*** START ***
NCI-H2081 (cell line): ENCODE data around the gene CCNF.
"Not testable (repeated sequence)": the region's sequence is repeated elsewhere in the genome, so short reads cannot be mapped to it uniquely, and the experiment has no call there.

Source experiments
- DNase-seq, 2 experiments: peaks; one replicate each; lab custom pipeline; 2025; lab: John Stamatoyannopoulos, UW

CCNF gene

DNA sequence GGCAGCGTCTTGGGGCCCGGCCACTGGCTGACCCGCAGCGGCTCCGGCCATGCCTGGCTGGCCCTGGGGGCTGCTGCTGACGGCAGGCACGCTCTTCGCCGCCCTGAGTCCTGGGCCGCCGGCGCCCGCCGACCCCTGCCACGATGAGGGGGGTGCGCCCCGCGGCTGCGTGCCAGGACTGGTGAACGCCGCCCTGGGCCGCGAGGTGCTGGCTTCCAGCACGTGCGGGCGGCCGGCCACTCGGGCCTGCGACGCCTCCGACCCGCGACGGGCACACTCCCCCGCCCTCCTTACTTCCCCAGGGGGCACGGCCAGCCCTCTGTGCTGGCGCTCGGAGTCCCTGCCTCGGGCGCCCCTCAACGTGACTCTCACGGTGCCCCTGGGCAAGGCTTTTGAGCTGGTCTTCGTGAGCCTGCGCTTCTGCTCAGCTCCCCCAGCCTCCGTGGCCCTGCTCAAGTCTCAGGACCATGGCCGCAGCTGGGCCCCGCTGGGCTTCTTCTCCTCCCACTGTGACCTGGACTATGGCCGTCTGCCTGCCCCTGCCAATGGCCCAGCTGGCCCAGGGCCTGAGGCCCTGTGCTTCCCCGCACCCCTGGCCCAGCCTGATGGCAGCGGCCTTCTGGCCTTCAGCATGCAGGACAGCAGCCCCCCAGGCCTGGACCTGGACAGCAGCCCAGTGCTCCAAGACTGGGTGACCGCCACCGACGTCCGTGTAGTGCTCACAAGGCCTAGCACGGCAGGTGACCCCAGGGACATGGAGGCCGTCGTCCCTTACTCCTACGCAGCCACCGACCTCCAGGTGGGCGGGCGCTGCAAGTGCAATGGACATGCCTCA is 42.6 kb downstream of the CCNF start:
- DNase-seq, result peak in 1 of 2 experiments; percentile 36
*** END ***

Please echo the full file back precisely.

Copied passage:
NCI-H2081 (cell line): ENCODE data around the gene CCNF.
"Not testable (repeated sequence)": the region's sequence is repeated elsewhere in the genome, so short reads cannot be mapped to it uniquely, and the experiment has no call there.

Source experiments
- DNase-seq, 2 experiments: peaks; one replicate each; lab custom pipeline; 2025; lab: John Stamatoyannopoulos, UW

CCNF gene

DNA sequence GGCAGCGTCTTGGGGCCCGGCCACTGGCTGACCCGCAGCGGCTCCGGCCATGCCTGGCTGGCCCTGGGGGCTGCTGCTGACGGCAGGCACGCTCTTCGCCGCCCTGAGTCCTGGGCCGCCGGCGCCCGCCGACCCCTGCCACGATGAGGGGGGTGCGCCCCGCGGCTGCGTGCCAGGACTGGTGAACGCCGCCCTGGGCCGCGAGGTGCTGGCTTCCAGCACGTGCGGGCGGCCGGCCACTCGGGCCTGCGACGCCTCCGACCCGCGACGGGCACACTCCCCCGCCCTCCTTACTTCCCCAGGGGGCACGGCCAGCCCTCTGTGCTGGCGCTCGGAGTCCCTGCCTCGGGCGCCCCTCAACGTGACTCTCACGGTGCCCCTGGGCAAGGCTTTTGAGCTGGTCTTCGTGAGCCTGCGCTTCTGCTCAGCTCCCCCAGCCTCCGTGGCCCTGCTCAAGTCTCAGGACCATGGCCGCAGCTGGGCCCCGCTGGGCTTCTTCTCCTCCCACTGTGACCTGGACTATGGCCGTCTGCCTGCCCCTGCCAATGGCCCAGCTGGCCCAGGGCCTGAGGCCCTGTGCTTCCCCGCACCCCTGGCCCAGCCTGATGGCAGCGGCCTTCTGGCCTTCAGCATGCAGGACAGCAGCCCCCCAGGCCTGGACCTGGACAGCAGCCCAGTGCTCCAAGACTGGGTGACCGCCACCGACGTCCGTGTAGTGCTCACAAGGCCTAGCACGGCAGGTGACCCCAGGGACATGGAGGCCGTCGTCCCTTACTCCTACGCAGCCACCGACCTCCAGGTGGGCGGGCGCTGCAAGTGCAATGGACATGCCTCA is 42.6 kb downstream of the CCNF start:
- DNase-seq, result peak in 1 of 2 experiments; percentile 36